Yesterday Tony La Russa left Johnny Cueto off the All-Star team despite Cueto having the kind of numbers which usually ensure All-Star status.
Dusty Baker said it was because La Russa was holding a grudge over that ugly 2010 brawl in which Cueto ended Jason LaRue’s career with the kicks to the head. La Russa denied that, acted like his integrity was being insulted and said, no, it was because Cueto was scheduled to pitch on Sunday, thus making him unavailable for the All-Star Game.
John Fay of the Cincinnati Enquirer just burnt that house down, however, by noting the new language regarding Sunday starters in the Collective Bargaining Agreement. Specifically, a guy is starting on the Sunday before the game is no justification for not selecting him:
(ii) Sunday Pitcher Rule. Any starting pitcher elected or selected to the All-Star team who makes a start on the Sunday immediately preceding the All-Star Game (“Sunday Pitcher”) shall have the option to participate or not participate in the All-Star Game. If such starting pitcher elects to participate in the All-Star Game, he will not be permitted to pitch for more than one inning, and he may also inform his manager that he should be removed from the game if he reaches a certain pitch count (irrespective of whether he has completed one inning), provided such pitch count is reasonable. If a Sunday Pitcher who was originally named to the team elects not to participate in the All-Star Game, he will be replaced on the roster but treated in the same manner as other All-Stars who are excused from participation, and he will be encouraged to attend and be announced at the All-Star Game.
If La Russa had said nothing in response to Baker and Cueto’s comments the story dies and the benefit of the doubt is probably given. But I suspect the last person on the planet who is unaware of the rules applicable to this situation is Tony La Russa, Esq. And his reasoning for keeping Cueto off the team seems pretty weak at the moment.
Veteran utilityman Reid Brignac is in camp with the Astros on a minor league deal. The 31-year-old is close to being done as a major leaguer as he owns a career .219/.264/.309 triple-slash line across parts of nine seasons. In an effort to prolong his big league career, Brignac is now attempting to become a switch-hitter, MLB.com’s Brian McTaggart reports.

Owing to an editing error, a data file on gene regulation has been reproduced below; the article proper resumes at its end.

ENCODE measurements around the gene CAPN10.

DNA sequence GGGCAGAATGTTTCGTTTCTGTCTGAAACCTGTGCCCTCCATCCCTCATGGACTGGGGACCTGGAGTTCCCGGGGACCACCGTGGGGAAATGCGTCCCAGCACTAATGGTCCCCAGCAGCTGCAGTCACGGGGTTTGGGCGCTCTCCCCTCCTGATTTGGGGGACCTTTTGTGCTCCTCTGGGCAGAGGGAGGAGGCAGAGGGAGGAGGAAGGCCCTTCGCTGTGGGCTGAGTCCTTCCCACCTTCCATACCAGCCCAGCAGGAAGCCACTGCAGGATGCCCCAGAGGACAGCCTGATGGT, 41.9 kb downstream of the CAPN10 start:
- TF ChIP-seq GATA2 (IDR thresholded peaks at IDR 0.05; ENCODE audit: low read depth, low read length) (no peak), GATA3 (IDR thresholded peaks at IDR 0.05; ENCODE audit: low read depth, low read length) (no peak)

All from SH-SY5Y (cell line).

I’m going to try it out this year. It was something that I just thought long and hard about and I was like, ‘OK, I’m going to try and see how it goes.’ I used to switch-hit when I was younger off and on, nothing consistent. I could always handle the bat right-handed. I play golf right-handed, so I do a lot of things that way that feel natural.
I just want to get to the point where I’m trying to stay in games, not get pinch-hit for, not starting games because a lefty is starting. … That could help me stay in the games longer. I’m trying to add a new element. I play multiple positions and now if I can switch hit and be consistent at it, then that can only help me.
As Brignac mentions, he’s also verstile. He’s a shortstop by trade, but has also logged plenty of innings at second base and third base, and has occasionally played corner outfield.
There aren’t any examples — at least that I can think of — where players began switch-hitting late in their careers and actually succeeding in the major leagues. As the saying goes, you can’t teach an old dog new tricks. But here’s hoping Brignac bucks the trend.
Angels shortstop Andrelton Simmons fell off the map a bit last year due to a combination of the Angels’ mediocrity, Simmons’ lack of offense, and a month-plus of missed action due to a torn ligament in his left thumb.
Simmons is still as good and as smart as ever on defense. That was on full display Monday when the Angels hosted the Padres for an afternoon spring exhibition.
With a runner on first base and nobody out in the top of the second inning, Carlos Asuaje grounded a 2-0 J.C. Ramirez fastball to right field. The runner, Hunter Renfroe, advanced to third base. Meanwhile, Asuaje wandered a little too far off the first base bag. Simmons cut off the throw to first base, spun around and fired to Luis Valbuena at first base. Valbuena swiped the tag on Asuaje for the first out of the inning.